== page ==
SOAS University of London

SOAS student’s media NGO gives voice to citizen reporters

12 February 2013

A media NGO co-founded by a SOAS History student is grabbing headlines for its work with marginalised groups in the UK and the developing world.

Radar supports citizen reporters and media professionals working in low resource environments through mobile journalism training and digital promotion. The group’s pilot project in Sierra Leone received coverage from both Al-Jazeera and the BBC World Service. Radar worked with 45 citizen journalists to cover the country’s November election, reporting via SMS.

Radar aims to work with groups who are poorly represented in the media, particularly those with disabilities, women and girls, older people and displaced or traveller communities.

Radar was co-founded by Kiran Flynn, third year SOAS History undergraduate, Libby Powell, SOAS postgraduate alumna, and professional journalist Alice Klein. The trio are all former finalists from the Guardian’s International Development Journalism Competition. Flynn won the 2011 competition with her compelling story on early and forced marriage in Bangladesh. Powell’s piece on young people living with disabilities in Sierra Leone won in 2010.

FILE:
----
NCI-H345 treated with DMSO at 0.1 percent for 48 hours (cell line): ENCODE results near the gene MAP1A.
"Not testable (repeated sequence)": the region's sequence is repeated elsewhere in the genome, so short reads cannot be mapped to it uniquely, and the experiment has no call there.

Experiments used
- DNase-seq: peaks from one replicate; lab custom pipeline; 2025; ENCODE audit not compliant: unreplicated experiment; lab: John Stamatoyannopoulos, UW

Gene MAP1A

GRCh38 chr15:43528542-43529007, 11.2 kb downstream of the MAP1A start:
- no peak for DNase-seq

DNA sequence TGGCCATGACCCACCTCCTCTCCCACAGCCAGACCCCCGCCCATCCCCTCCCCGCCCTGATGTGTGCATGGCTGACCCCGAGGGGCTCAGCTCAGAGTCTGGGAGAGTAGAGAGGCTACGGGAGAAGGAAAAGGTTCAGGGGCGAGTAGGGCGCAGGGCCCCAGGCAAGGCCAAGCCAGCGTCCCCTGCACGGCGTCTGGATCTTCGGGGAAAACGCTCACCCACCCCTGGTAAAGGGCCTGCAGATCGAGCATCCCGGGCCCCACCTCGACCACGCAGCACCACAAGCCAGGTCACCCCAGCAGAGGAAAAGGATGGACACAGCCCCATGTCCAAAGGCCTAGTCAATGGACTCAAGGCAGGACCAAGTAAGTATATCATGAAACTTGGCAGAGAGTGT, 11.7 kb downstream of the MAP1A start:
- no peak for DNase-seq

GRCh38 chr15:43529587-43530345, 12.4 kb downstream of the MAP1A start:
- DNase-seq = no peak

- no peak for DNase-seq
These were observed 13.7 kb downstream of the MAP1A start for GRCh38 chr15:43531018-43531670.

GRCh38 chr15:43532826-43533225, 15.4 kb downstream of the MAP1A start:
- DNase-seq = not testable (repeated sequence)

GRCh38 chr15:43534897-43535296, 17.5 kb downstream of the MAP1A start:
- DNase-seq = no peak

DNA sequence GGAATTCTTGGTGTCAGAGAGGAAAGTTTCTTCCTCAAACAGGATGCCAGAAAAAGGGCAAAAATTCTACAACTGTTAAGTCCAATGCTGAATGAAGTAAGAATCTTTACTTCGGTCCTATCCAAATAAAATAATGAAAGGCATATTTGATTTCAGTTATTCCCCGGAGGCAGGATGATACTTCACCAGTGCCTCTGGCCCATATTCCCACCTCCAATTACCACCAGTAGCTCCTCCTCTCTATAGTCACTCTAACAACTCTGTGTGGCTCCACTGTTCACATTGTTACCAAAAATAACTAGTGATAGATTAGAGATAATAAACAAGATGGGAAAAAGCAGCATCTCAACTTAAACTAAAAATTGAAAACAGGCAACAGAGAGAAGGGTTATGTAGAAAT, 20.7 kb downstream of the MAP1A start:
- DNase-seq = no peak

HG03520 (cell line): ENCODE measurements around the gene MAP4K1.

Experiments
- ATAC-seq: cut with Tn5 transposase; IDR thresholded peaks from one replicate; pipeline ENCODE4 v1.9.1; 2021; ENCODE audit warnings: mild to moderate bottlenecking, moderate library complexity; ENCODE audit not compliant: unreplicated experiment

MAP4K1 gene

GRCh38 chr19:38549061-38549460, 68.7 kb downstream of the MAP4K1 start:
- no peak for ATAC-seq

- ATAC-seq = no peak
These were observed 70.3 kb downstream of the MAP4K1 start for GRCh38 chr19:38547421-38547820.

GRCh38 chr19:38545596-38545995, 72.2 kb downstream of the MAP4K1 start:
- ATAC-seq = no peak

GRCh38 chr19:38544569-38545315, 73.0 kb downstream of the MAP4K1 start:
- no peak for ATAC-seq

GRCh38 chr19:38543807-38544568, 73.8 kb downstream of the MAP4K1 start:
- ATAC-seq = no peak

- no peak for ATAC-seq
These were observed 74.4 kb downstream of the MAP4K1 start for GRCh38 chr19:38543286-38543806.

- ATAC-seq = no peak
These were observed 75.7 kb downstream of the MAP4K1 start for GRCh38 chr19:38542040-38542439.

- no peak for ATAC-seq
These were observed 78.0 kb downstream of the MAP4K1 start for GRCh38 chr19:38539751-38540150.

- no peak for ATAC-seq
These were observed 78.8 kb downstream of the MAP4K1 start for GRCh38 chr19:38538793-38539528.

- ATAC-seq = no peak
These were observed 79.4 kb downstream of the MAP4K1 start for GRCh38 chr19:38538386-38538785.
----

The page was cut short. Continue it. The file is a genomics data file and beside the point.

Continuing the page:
Kiran said: “As young female western journalists trying to cover these stories, we were constantly coming up against barriers – media outlets in the UK wanted to know why they should give the stories to us. Quite rightly, they wanted to hear from those genuinely affected by the stories. We all completely agree with this, but it was hard to watch people’s stories disappear because they weren’t getting covered, often because there is no capacity or skills training to report in those areas. We founded Radar to try and tackle this problem, to use our experience as journalists, knowledge of development and connections with editors to create a simple model that enables people to report on the issues that are important to them – all with just one local text message!”

“Things are going really well so far. Right now we’re training dozens of people from vulnerable communities in Kenya to establish reporter networks using Radar’s outlets to amplify their voices during the Kenyan general election on 4th March. Our next stop is India, bringing citizens’ voices to the fore at the Activate conference at the end of March – a very exciting opportunity. This project has huge potential and right now it’s all hands on deck to build the partnerships we need to finance future work.”

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